After Jean returned to the Center in 2003 as its Executive Director for the second time—along with Cummings as Chief of Staff—they approached Acosta with a job opportunity. The Board felt that Jean and Cummings had too much on their plates. They needed to expand the Center’s executive leadership, and they wanted Acosta to be part of it as the newly-created Director of Strategic Initiatives.
“Alan is someone I can trust,” said Cummings. “He and I share an old hippie politic. He’s the only person I know anymore who knows who Phil Ochs is and all these revolutionary folk singers. Whenever I meet somebody who knows that part of our nation’s cultural history, I know there’s a kindred spirit—someone who’s out for something good that has zero to do with themselves.”
Political Shift—And Schiff
Assuming a role that never existed before at the Center, Acosta was afforded the flexibility to delve into various projects beginning in June 2008. The Long Term Strategic Plan had been approved by the Board in February of that year. It included several critical goals, among them: the designation of Health Services as a Federally Qualified Health Center (FQHC), the crystallization of the ambitious plans to build an intergenerational setting for youth and seniors (which evolved into the Anita May Rosenstein Campus), and the bolstering of the recently formed Senior Services. Acosta worked on several of the plan’s key elements.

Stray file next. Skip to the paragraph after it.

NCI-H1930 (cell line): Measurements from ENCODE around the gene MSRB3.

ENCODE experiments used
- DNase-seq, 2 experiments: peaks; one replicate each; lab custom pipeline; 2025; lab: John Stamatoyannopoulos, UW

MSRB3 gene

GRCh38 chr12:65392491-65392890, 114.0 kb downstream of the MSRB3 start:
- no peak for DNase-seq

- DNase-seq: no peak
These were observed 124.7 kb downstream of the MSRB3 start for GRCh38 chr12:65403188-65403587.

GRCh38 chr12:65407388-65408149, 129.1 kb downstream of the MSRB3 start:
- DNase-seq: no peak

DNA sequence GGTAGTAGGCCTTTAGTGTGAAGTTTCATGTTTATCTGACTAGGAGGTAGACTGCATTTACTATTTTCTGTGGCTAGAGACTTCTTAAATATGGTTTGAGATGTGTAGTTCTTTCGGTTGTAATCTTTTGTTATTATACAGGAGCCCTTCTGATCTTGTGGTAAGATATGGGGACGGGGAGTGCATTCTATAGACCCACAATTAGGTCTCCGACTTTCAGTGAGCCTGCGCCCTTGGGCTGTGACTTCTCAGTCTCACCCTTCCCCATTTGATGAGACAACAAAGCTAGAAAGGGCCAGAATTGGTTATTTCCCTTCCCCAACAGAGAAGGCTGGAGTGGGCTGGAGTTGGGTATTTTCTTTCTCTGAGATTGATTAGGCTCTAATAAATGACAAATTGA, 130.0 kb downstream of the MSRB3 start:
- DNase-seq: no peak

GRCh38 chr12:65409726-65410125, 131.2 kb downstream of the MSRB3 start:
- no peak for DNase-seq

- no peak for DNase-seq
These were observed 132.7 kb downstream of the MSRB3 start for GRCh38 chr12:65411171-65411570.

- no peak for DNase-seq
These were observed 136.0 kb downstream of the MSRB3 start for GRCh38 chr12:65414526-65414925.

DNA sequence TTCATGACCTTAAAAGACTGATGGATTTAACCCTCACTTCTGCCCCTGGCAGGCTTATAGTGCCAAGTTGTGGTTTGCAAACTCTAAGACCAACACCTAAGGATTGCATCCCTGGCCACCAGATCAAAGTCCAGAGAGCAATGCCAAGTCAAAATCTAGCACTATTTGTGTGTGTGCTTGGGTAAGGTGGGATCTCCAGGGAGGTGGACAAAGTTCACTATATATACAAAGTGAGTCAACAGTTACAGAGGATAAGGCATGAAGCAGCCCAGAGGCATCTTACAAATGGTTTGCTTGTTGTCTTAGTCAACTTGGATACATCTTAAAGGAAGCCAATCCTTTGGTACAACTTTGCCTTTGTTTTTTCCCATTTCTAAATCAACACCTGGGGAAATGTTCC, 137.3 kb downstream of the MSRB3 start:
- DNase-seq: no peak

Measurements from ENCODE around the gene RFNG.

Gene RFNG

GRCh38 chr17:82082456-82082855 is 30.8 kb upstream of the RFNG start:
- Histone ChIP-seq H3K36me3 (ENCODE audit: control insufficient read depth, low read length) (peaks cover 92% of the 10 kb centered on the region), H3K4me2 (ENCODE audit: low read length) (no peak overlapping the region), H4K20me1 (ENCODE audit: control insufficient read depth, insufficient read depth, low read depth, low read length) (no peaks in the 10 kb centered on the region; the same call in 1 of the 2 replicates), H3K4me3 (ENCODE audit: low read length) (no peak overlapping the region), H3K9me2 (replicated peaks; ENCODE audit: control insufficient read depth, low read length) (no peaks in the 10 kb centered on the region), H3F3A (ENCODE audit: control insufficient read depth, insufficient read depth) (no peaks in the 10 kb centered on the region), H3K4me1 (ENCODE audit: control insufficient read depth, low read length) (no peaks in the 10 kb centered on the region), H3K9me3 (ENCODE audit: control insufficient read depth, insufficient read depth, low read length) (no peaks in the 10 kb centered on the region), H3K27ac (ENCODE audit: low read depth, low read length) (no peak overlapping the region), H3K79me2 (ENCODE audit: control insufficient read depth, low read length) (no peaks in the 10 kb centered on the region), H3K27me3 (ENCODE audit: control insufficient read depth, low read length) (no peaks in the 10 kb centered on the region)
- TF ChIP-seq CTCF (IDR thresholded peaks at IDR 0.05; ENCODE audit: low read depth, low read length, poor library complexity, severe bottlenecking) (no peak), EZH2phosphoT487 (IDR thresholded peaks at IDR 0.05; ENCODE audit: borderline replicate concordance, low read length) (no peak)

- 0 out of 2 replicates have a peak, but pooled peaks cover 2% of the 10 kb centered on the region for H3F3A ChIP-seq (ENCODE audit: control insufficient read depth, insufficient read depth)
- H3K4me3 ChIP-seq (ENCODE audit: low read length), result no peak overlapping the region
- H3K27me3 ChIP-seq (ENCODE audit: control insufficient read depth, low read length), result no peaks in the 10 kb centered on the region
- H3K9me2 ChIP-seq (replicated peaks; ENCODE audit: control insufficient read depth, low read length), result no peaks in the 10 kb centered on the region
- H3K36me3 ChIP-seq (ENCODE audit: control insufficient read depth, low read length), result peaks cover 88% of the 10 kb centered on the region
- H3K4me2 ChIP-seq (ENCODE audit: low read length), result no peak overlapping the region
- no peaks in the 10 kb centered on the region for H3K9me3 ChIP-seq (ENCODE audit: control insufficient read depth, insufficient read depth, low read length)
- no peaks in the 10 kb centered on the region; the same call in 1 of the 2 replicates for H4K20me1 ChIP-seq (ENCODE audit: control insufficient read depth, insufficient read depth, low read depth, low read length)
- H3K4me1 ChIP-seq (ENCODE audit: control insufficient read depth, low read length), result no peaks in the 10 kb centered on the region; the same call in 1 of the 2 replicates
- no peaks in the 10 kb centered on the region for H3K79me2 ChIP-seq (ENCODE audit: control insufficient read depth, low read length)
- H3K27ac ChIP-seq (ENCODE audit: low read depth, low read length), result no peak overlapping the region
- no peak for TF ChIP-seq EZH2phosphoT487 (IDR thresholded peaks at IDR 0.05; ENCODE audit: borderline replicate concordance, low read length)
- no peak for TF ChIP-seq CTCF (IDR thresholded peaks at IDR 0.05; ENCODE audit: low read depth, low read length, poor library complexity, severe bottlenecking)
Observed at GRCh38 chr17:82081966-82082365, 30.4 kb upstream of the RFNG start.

“When the Obama administration took office and established grant opportunities for ‘Aging in Place’ initiatives benefiting the older adult communities, then-Director of Senior Services Ariel Rosen and I applied for one of those grants,” recalled Acosta. “It paid off! Our Senior Services eventually was awarded a nearly $1 million grant to be distributed over three years—the nation’s first-ever federal grant given to benefit LGBT seniors.”